Do I even need to sum this one up? In my mind, "No Country for Old Men" is the crowning achievement of the Coens. It's a masterpiece. But if you were to argue that "Fargo" is the best...well...I'm not sure I could argue too heavily against it. In a thousand years when the aliens that take over our planet look back on our history, they'll look up the term "dark comedy" and "Fargo" will be the example given.

"Miller's Crossing" (1990) - Gabriel Bryne, Albert Finney, John Turturro
A Prohibition-era drama that gets dark and bloody really fast. I think the storyline in "Crossing" is fairly weak for the Coens but the performances therein are top notch. Bryne is one of the more underrated actors the world has to offer.

(All of the Coen films this week are also available in a box set which is probably pretty awesome.)

Also New
Vampire Diaries: Season 2 (2010) - Nina Dobrev, Paul Wesley, Ian Somerhalder
Desperate Housewives: Season 7 (2010) - Evan Longoria, Felicity Huffman
Cougar Town: Season 2 (2010) - Courtney Cox, Busy Phillips
Nikita: Season 1 (2010) - Maggie Q, Shane West
90210: Season 3 (2010) - Shenae Grimes, Tristan Wilds
Running Wilde: The Complete Series (2010) - Will Arnett, Kerri Russell
Perfect Host (2011) - David Hyde Pierce, Clayne Crawford
Prom (2011) - Aimee Teegarden, Thomas McDonell
Skateland (2011) - Shiloh Fernandez, Ashley Greene
Madea's Big Happy Family (2011) - Tyler Perry

Sunday, August 28, 2011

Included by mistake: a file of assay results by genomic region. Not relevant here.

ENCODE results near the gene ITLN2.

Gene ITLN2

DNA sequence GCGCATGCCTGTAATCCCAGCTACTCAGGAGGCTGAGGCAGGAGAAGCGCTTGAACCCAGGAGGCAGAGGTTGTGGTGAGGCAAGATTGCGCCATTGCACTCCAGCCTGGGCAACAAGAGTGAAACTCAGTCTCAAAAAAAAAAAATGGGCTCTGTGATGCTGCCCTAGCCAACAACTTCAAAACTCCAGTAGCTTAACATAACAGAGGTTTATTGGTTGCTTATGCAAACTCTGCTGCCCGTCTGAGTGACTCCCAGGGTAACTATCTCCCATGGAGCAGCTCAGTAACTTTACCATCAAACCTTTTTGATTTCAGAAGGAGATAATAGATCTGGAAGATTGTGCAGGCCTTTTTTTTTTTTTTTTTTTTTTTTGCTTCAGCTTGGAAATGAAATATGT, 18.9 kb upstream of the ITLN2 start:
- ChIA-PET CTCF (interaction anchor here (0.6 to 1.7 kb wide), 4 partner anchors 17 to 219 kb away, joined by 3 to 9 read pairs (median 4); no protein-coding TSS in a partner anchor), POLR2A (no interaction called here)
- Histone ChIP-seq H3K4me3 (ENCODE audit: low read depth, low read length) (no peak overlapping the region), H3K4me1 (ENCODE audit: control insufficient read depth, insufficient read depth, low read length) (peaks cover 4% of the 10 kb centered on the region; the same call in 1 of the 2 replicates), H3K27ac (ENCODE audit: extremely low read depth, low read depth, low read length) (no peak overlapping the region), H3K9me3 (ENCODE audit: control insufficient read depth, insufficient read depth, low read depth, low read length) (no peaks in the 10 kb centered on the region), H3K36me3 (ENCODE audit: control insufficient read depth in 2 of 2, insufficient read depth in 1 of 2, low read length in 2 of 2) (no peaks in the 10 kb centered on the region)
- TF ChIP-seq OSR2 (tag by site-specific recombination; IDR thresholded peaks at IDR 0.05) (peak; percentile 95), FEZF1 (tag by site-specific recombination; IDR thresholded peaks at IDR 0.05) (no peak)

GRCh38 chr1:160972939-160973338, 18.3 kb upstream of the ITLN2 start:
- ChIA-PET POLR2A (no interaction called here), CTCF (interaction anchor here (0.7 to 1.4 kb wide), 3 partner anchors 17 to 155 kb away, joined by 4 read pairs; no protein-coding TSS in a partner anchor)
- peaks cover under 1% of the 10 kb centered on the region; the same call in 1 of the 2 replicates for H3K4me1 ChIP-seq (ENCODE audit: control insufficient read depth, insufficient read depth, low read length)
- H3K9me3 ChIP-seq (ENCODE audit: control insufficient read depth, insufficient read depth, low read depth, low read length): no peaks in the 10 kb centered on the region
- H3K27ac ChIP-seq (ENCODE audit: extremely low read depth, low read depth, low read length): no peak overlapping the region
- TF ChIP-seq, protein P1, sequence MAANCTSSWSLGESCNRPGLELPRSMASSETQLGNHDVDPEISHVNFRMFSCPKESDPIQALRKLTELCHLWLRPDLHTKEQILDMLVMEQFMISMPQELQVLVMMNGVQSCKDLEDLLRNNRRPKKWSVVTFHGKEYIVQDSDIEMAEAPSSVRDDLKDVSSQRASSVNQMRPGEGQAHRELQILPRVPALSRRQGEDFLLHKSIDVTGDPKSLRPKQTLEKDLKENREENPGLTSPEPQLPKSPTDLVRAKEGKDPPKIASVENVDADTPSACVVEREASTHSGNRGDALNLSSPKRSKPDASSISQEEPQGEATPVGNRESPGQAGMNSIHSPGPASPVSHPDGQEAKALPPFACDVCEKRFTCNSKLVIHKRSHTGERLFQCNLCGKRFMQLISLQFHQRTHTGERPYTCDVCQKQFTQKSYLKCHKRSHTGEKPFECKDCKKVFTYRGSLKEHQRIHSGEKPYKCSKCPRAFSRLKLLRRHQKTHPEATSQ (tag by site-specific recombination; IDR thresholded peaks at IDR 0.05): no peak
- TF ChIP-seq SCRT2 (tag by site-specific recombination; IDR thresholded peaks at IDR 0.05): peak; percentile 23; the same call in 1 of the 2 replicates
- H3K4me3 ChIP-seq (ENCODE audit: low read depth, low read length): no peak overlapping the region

Movie News Today

Ben Ripley, writer of "Source Code", has been pegged to write a remake of the "hit" thriller "Flatliners." I said it on Twitter this weekend but with all these awesome reboots and origin projects, how has "Robocop" been left out? That's a movie that could actually use a big money makeover. Come on, Hollywood!

Despite the fact that Billy Murray has repeatedly said he won't be in the film, Dan Aykroyd continues to shop his "Ghostbusters 3" script and insists the movie will happen. Here's the thing, Dan: Bill Murray IS "Ghostbusters." No one wants to see you a movie about Ray, Egon, and Winston and we CERTAINLY don't want a second generation "Ghostbusters" rip off. Either get Murray on board or let it go.

Flix Chatter gives an "Upcoming Flix Spotlight" to "Tinker Tailer Soldier Spy" which I again will only refer to as "The Movie Which Will Win Gary Oldman an Oscar." Have a look for a very nice primer.

Steven over at Movie Muse has a look at the best and worst of summer.

Matt at Cinema Slants finishes his Summer of Spielberg series. Excellent readings all summer.

I read two reviews this weekend that expounded upon the feelings and issues I had with a pair of films: Fast Film Reviews (a blog I just discovered) has a look at "Rise of the Planet of the Apes" and A Life in Equinox takes "Limitless" to task. Check them out!

Weekend Box Office Results
This weekend the Lady of the Box Office and I went to the theater on Saturday. It was a "well we don't have anything else to do so why not" sort of drop in rather than the usual planned excursion. We decided to see "Our Idiot Brother" (review to come this week but SPOILER ALERT: it's bad) but I was SHOCKED to see a sign posted on the box office window saying that "The Help" was sold out. Despite not winning its own weekend, this film is still selling out screenings in its third week in release and took home a second straight box office win this week. I still haven't had a chance to check it out but of all the positive signs that a film can have going for it, selling out on its third week (albeit with limited competition) is about as good as it gets.